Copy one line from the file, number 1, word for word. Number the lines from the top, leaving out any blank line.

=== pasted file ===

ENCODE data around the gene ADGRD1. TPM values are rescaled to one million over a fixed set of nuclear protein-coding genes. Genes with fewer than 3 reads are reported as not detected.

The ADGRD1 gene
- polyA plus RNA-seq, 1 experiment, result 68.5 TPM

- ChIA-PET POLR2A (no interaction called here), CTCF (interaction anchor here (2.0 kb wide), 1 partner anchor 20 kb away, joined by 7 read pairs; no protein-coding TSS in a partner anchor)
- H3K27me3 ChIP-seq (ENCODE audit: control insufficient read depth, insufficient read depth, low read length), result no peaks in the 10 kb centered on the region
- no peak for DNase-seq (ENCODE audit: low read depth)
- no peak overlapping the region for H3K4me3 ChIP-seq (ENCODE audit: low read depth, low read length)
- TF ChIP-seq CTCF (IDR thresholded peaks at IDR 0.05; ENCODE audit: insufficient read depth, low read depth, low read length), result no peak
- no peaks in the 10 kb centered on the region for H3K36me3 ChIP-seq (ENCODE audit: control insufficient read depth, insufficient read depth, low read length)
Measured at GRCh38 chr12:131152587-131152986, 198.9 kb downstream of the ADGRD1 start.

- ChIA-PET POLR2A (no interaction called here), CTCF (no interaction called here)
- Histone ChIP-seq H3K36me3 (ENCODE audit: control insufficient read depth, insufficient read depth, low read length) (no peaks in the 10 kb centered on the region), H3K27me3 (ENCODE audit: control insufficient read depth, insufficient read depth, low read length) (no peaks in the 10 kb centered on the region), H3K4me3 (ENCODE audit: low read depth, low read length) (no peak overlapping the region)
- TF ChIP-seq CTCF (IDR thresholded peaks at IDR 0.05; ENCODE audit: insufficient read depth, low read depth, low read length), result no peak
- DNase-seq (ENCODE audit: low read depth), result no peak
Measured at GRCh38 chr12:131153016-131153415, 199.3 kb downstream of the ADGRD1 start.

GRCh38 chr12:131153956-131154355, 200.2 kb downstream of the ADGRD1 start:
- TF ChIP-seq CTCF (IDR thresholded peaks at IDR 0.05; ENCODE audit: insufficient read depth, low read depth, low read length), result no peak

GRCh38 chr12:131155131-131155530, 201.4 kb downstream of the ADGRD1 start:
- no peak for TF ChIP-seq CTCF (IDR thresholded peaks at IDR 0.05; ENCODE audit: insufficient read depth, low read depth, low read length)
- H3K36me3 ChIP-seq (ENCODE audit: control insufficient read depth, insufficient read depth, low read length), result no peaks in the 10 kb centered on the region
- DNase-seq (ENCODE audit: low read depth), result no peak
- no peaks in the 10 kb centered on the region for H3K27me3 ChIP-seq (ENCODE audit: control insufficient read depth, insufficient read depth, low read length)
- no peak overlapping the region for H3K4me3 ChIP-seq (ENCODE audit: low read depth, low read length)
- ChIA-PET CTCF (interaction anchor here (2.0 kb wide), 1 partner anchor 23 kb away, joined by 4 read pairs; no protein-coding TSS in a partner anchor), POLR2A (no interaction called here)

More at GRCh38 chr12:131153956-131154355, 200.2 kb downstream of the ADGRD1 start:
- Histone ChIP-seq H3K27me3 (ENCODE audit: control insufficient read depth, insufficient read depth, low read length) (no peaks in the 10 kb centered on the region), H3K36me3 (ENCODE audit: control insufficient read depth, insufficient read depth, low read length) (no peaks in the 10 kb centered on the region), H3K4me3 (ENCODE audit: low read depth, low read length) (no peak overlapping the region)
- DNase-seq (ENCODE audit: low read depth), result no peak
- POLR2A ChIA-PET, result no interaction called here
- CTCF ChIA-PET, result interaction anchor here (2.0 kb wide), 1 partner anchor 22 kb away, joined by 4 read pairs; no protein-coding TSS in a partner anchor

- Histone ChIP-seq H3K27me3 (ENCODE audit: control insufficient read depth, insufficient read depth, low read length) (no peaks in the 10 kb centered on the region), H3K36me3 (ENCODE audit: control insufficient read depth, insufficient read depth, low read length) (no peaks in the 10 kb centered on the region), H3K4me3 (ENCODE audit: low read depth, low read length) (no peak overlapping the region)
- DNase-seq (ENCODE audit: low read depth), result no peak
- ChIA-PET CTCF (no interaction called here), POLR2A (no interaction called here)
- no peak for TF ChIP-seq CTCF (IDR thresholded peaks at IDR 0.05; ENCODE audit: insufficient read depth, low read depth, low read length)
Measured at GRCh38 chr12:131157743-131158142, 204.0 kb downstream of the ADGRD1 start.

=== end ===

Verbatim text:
ENCODE data around the gene ADGRD1. TPM values are rescaled to one million over a fixed set of nuclear protein-coding genes. Genes with fewer than 3 reads are reported as not detected.